As predicted, the much touted figure of 50 000 visitors to the National Cycling Festival 2000 was an inflated target. Companies who booked stands at this years rates and on the promise of the 50k were disappointed with the actual turnout

30 000 people missing from York

The final attendance figures have yet to be announced, although they are not expected to break the 20 000 barrier.

In other words, no more people attended the National Cycling Festival than normally attend a York Rally. Yet the CTC now has a seething mass of discontented members, racked off at being asked to pay for what has always been free.

Sure, there were features other than trade stands to coax fivers out of their pockets but your average CTC member isnt terribly interested in bungee jumping, MBUK-style bike leaping or street sound DJs.

No doubt the CTC will decry the language in this article. Seething discontent? What seething discontent? But if they choose to shoot the messenger rather than learn from their misreading of the situation then so be it.

BikeBiz talked to a wide cross section of CTC members, stand staff, food concession owners and CTC foot soldiers. There was universal disgruntlement.

Exaggeration? No, CTC staff were clearly disgruntled themselves. Heres what two of them said over the PA system at the end of the final day.

Mick Ives, the CTCs offroad co-ordinator got irate with an over-hasty dismantlement of race equipment as he was commentating on the last race and he complained about this and the weekend in general:

Please make your feelings known to the organisers. I work for the organisation. Unfortunately.

And the announcer giving the thanks to close the show had to acknowledge the members discontent. In a resigned voice he said:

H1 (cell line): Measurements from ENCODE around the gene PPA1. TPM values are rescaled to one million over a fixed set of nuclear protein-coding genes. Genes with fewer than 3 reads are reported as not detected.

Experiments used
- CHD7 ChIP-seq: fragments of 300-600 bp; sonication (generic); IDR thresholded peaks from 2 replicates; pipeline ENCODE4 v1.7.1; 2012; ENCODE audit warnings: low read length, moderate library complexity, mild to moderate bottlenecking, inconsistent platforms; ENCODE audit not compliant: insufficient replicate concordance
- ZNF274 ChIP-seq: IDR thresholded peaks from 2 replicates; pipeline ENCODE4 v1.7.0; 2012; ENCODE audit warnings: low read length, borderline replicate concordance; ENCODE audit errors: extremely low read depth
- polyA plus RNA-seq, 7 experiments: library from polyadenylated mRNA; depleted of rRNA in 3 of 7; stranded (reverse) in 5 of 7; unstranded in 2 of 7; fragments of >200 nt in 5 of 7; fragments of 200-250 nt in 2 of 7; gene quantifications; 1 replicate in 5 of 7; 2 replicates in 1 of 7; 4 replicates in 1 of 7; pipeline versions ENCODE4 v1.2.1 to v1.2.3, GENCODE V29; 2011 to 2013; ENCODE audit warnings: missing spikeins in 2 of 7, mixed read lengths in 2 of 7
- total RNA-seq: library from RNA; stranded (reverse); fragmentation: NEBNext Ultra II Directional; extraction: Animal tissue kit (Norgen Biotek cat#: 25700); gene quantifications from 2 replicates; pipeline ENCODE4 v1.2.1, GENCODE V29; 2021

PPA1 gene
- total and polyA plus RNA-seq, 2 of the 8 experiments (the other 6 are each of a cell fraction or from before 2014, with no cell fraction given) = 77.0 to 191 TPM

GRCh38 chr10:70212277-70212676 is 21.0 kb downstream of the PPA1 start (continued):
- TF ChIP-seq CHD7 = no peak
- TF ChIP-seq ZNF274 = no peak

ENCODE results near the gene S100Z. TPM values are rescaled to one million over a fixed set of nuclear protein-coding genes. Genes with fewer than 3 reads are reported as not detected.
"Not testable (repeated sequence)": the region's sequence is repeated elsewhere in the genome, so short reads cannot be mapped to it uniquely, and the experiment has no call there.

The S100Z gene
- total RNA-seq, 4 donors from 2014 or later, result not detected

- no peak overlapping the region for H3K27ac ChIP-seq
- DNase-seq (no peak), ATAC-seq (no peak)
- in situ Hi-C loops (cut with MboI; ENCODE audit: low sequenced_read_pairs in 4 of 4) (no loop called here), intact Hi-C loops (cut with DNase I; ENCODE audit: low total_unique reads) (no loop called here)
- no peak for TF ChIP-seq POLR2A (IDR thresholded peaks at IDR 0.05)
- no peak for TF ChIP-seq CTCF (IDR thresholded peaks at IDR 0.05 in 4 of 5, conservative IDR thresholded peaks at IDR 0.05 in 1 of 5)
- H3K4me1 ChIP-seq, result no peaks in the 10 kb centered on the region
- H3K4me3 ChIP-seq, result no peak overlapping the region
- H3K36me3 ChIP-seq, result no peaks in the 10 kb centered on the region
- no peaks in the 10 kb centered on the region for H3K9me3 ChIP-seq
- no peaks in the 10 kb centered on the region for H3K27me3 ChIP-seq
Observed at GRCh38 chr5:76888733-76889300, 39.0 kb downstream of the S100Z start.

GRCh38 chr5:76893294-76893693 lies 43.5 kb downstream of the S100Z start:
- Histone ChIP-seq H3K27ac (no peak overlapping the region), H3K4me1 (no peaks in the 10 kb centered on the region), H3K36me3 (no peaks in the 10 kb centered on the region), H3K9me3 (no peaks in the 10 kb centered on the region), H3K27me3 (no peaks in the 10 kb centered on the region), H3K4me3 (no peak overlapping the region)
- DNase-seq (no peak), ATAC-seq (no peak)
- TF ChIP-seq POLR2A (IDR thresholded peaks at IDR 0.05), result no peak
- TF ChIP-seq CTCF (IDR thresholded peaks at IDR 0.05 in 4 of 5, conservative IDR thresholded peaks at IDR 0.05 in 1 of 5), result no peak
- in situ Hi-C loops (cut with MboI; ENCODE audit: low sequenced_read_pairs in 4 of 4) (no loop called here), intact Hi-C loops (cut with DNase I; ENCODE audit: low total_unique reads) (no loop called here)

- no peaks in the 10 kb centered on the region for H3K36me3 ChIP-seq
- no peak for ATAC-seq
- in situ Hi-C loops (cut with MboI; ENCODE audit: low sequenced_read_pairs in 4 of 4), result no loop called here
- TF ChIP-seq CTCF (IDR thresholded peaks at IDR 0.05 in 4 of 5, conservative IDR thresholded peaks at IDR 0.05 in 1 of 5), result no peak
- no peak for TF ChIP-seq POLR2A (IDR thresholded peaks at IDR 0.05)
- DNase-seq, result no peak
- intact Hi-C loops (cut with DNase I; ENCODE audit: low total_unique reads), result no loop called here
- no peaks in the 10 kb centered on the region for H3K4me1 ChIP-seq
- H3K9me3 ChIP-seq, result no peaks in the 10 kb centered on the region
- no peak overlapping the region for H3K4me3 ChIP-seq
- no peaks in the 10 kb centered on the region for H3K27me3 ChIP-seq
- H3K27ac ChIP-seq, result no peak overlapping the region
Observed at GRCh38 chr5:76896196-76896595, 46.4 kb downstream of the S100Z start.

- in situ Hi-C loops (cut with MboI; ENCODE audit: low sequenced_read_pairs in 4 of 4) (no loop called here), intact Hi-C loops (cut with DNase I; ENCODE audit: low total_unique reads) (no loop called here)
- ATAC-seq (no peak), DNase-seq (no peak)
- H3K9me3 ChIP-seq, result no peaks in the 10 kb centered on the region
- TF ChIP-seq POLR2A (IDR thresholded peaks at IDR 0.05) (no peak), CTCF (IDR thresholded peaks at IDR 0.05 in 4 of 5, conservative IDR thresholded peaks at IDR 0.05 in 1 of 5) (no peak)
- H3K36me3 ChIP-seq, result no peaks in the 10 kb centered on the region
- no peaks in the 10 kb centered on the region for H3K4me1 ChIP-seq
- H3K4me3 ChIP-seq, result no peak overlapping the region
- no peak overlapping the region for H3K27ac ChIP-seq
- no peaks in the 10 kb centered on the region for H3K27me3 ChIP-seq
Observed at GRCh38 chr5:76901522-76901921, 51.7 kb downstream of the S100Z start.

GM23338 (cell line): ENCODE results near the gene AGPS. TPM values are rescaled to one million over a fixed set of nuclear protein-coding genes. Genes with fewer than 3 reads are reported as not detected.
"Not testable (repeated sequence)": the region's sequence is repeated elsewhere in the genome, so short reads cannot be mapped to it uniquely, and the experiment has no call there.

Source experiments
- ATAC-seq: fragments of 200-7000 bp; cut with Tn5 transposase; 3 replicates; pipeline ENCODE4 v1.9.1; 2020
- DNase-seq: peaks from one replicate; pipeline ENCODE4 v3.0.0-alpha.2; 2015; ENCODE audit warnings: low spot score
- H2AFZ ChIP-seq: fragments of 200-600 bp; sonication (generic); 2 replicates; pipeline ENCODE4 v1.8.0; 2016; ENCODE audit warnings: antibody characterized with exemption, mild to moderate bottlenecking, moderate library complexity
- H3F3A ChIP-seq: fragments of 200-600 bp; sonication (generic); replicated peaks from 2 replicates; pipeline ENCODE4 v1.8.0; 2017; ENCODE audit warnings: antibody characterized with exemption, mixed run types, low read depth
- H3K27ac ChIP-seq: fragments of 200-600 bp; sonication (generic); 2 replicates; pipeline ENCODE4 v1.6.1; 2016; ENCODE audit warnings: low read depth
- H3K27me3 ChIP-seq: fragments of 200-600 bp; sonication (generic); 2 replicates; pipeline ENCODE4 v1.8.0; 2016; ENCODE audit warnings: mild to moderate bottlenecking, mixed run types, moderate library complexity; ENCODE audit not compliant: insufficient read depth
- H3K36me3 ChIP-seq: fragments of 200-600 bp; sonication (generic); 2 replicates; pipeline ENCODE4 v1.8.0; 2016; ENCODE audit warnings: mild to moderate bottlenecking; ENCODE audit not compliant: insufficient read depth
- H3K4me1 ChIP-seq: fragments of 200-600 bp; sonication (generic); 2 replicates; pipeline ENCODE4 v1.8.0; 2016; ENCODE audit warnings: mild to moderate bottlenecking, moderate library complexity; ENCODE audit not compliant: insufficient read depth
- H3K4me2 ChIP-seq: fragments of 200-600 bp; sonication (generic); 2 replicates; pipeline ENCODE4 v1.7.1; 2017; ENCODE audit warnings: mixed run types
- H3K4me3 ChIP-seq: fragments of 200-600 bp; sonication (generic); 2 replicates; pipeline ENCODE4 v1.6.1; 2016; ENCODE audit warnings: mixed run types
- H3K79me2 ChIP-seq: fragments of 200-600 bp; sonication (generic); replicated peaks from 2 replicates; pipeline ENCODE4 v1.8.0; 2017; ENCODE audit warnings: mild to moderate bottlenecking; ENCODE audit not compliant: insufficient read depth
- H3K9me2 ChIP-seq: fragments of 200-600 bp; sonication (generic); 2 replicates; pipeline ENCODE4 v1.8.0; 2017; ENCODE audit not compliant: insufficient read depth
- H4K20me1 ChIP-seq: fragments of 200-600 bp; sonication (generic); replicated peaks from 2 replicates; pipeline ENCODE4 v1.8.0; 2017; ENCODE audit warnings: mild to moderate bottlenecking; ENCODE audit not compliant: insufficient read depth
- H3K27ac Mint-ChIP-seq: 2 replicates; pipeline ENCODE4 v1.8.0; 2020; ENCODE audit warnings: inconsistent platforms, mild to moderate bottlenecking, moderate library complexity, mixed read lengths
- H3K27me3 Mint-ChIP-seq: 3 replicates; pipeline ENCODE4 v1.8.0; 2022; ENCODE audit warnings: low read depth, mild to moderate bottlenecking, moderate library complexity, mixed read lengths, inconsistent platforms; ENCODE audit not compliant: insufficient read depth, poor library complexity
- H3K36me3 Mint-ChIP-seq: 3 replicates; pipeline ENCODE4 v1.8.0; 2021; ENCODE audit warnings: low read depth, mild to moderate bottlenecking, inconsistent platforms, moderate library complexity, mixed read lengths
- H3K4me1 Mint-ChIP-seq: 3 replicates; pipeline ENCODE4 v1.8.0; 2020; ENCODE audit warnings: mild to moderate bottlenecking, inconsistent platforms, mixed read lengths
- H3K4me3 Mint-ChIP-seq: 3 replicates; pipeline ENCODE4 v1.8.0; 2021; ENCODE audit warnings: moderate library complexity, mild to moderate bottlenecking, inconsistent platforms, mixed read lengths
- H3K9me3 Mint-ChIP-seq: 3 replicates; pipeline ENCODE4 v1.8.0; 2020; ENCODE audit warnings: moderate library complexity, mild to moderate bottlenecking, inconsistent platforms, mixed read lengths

If you are not happy about the way the show has gone this year there is a form to fill in. Whatever you say will be listened to carefully Im sure.

Laurie Sedman of CoBR did his own straw poll on Saturday night and found that only 40 percent of the Knavesmire campers had paid to get into the Festival, or were planning to. Of those who had gone in, many used a friends ticket stub (a stub got you in or out as many times as you wished).

The fact that so many of the traditional York Rally features were in the pay area rankled with CTC members. Visitors new to the show would have been none the wiser but, by all accounts and not just in our view, there were very few new visitors.

Last year when the BA and the CTC announced their joint show at a press conference, BikeBiz pressed them on what the average CTC member would think of having to pay to gain entry to their show. The answer was that the Festival would be seperate to the Rally, with the all the traditional Rally features including the cut-price bazaar housed in the usual tents and free to all.

This never happened, hence the discontent.

On Wednesday BikeBiz asked CTC director Kevin Mayne the same question again, was he worried some CTC members wouldnt want to pay to get in. He said not.

You put them in close proximity to so many shiny bikes and theyll pay to get in and see them.

Most did (under sufference), many did not.

This show spent a lot of the trades money. John Carrington Beard of the BA worked pretty much full time on the show. And all to influence the usual suspects.

If not enough people outside cycling were told about it, the brilliance or otherwise of the National Cycling Festival 2000 is an irrelevance.

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